Outpatient services intended to help the majority of the mentally ill may have to be cut to fund the proposed legislation, she said.
“In the end, there will be people no longer served, or fewer people served,” Hoppler said.
Spokane County officials told commissioners last month the bill may cost them an additional $500,000 a year.
With wards shrinking at the 300-bed Eastern State Hospital, county officials say costly alternatives could be necessary. One idea is to staff rented hotel rooms around the clock with nurses.
“It’s hard to lobby against a public safety initiative, but as an administrator in a system getting an under-funded mandate, it worries me,” said Kasey Kramer, head of the county social services department.
Many provisions of the 55-page bill are universally praised.
Records and clinical evaluations must be shared between hospitals and courts. And the bill promises more treatment.
Jan Dobbs, head of the Spokane Mental Health office, which oversees involuntary commitments, says the bill should help many people in need, depending on how it’s put into place.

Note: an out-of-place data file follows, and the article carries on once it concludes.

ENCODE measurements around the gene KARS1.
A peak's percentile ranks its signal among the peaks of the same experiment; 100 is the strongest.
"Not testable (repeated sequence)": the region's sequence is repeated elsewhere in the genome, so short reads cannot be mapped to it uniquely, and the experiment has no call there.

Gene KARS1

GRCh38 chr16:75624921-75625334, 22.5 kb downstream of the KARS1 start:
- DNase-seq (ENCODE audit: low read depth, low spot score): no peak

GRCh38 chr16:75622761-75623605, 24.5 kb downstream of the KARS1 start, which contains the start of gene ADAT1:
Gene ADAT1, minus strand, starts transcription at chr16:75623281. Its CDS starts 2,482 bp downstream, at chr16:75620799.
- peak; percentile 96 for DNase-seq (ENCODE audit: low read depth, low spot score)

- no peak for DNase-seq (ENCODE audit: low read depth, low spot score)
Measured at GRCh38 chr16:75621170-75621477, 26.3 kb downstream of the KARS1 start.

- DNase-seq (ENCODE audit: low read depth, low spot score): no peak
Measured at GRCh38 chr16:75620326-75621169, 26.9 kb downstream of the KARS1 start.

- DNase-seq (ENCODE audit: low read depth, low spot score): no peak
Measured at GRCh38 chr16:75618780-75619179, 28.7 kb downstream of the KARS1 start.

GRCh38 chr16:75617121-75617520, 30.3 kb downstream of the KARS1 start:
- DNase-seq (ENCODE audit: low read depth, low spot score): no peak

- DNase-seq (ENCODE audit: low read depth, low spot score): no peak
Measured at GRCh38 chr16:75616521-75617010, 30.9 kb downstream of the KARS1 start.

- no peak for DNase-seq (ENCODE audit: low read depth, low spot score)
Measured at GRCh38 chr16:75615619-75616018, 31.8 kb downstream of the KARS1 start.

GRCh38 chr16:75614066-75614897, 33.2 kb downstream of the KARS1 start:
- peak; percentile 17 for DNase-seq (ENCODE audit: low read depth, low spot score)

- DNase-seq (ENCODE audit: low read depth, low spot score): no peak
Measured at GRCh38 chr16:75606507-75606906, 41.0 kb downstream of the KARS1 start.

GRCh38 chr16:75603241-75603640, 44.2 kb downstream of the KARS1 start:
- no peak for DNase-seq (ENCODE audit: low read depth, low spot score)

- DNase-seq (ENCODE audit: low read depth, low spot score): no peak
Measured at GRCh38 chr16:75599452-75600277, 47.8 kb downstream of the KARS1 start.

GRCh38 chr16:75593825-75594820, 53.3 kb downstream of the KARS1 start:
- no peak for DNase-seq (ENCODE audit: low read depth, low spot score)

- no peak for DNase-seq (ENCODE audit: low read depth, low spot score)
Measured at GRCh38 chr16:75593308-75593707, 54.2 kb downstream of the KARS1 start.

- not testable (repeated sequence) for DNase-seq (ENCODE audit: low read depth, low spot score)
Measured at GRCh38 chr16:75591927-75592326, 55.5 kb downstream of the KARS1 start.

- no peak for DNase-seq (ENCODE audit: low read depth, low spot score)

Some portions won’t become law until 1999, giving mental health officials time to interpret its provisions.
“This law will certainly bring treatment to the forefront,” Dobbs said. “The system will now be aware, and you may get treatment you need.”
For that reason, a group representing the family members of the mentally ill applaud the bill. They call it needed tough love - a temporary loss of freedom in exchange for a later guarantee of treatment.
“Before, we had trouble getting help for people relapsing,” said Dan Bilson, legislative co-chair of the National Alliance for the Mentally Ill of Washington.
“This will allow the system to give more help when people are in a condition.”
But questions remain about the bill.
Dobbs’ staff suggests involuntary treatment as a last resort, recognizing the expense and invasion of clients’ rights.